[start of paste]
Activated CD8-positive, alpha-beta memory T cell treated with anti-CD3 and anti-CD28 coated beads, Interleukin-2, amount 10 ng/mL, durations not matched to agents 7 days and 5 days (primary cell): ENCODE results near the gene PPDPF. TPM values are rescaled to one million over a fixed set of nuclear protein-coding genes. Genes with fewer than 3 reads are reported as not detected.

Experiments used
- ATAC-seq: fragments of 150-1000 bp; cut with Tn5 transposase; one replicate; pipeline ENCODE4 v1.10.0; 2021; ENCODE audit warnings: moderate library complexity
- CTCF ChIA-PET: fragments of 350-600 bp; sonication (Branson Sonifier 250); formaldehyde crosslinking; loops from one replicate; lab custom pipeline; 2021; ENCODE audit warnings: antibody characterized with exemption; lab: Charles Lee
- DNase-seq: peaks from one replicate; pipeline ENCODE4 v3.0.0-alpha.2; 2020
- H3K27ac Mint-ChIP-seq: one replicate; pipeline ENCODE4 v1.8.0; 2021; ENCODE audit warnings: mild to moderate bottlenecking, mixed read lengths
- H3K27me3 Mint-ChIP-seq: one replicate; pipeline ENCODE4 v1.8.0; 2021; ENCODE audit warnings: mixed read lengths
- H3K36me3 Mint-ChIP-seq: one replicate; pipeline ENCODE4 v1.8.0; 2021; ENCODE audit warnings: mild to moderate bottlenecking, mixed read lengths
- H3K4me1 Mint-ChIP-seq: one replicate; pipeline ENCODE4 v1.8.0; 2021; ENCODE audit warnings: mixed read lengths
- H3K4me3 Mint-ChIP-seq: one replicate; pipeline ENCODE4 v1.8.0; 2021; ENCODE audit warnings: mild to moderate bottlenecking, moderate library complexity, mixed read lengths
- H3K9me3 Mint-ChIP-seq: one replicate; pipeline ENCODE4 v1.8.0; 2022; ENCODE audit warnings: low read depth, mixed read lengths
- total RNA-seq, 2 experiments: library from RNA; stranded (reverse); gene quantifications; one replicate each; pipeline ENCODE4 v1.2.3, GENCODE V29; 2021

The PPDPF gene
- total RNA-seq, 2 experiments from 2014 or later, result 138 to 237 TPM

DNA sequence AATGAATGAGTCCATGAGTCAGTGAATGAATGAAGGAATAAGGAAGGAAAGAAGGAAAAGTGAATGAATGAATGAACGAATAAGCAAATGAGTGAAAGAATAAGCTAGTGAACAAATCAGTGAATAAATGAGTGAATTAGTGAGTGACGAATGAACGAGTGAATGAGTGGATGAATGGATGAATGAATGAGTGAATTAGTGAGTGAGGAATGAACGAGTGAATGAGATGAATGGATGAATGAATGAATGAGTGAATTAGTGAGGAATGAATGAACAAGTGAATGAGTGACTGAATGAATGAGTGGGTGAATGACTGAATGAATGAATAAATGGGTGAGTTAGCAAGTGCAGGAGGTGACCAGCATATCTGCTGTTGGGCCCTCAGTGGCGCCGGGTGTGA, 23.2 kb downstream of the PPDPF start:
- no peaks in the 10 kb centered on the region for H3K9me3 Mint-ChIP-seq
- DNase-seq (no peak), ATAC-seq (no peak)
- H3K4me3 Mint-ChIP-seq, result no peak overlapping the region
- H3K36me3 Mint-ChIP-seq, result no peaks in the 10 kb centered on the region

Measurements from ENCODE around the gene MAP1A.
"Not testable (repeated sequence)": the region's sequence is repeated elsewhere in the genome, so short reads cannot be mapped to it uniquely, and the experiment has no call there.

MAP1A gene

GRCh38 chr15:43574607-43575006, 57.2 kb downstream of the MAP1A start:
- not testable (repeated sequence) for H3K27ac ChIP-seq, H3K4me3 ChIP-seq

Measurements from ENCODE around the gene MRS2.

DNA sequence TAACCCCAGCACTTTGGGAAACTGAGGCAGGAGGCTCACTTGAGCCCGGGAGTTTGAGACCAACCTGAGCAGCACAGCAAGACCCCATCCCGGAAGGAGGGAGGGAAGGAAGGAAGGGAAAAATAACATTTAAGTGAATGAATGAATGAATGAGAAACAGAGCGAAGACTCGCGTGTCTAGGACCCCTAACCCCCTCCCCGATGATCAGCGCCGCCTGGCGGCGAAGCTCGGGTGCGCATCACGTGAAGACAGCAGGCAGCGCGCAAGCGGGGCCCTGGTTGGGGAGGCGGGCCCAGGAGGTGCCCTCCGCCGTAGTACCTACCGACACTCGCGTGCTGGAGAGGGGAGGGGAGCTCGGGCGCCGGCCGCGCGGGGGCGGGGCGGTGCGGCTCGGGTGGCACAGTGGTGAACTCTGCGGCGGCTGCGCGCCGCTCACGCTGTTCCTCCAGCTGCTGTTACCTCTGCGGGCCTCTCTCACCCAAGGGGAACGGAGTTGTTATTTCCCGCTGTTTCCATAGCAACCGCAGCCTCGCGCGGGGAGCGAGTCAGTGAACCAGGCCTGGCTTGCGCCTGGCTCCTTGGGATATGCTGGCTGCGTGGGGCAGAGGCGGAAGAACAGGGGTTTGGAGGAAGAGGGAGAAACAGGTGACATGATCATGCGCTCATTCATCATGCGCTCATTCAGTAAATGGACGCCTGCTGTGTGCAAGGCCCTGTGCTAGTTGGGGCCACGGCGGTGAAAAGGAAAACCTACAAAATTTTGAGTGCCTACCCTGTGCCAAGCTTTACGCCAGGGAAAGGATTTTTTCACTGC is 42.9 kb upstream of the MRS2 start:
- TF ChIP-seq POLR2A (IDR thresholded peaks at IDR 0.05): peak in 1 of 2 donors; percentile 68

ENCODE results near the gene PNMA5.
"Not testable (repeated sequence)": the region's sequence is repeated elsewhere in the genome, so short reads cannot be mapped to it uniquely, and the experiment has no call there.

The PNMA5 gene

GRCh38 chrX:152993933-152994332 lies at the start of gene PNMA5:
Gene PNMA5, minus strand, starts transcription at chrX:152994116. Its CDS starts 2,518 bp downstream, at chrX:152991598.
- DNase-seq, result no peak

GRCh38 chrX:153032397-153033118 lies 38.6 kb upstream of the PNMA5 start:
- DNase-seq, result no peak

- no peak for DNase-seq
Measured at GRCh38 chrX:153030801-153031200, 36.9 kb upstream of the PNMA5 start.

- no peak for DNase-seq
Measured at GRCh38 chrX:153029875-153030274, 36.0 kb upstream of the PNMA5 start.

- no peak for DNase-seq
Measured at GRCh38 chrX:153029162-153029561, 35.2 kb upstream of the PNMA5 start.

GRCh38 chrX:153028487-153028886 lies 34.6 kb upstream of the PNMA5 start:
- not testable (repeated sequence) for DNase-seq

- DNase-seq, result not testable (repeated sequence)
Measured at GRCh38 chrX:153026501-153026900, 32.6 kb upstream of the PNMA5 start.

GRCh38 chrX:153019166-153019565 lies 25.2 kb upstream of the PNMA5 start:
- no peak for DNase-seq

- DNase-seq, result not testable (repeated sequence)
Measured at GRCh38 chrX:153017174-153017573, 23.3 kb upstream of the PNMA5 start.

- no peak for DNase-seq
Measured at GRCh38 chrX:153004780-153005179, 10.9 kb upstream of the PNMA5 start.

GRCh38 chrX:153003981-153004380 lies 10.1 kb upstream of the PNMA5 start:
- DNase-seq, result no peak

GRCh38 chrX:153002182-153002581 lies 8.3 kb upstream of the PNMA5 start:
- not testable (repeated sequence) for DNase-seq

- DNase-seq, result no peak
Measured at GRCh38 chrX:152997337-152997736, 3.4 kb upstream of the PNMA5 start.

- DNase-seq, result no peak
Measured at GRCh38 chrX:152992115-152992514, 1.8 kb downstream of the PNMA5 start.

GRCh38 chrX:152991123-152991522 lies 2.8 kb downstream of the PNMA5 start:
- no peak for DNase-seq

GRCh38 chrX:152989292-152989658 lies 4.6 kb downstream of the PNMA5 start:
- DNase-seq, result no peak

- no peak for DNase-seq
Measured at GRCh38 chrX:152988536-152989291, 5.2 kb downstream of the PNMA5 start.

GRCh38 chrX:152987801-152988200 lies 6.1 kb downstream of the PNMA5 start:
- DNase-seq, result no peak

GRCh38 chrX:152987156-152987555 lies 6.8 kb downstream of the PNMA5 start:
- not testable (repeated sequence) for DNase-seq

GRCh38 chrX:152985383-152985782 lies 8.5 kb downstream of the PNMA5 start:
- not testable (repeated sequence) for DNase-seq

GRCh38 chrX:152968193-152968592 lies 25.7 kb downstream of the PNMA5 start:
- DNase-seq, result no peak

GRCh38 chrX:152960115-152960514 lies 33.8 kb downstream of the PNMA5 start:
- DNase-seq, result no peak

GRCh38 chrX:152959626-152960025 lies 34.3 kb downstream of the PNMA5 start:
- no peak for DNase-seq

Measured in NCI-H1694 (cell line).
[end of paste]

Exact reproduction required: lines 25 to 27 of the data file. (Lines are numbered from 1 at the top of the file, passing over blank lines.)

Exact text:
Measurements from ENCODE around the gene MRS2.

DNA sequence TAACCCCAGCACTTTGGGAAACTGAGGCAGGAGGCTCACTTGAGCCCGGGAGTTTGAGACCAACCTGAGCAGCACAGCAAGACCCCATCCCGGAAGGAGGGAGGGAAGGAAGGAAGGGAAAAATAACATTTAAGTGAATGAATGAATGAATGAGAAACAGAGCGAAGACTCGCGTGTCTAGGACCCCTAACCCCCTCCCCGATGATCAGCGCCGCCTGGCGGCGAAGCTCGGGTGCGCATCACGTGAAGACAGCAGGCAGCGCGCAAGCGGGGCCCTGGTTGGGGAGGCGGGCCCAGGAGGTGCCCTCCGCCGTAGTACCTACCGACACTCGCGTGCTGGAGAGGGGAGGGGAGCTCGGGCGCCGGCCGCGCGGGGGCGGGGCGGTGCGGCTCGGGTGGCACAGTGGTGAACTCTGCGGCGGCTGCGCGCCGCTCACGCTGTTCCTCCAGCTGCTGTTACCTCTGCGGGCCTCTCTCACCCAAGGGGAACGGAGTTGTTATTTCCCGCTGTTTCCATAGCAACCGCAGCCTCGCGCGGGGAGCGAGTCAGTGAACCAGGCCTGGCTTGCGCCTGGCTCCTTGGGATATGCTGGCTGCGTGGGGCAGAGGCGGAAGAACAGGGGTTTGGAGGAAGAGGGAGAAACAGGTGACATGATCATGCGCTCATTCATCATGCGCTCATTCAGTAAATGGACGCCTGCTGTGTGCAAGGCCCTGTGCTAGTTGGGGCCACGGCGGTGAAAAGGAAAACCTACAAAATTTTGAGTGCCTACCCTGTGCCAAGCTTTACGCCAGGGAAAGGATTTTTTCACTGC is 42.9 kb upstream of the MRS2 start:
- TF ChIP-seq POLR2A (IDR thresholded peaks at IDR 0.05): peak in 1 of 2 donors; percentile 68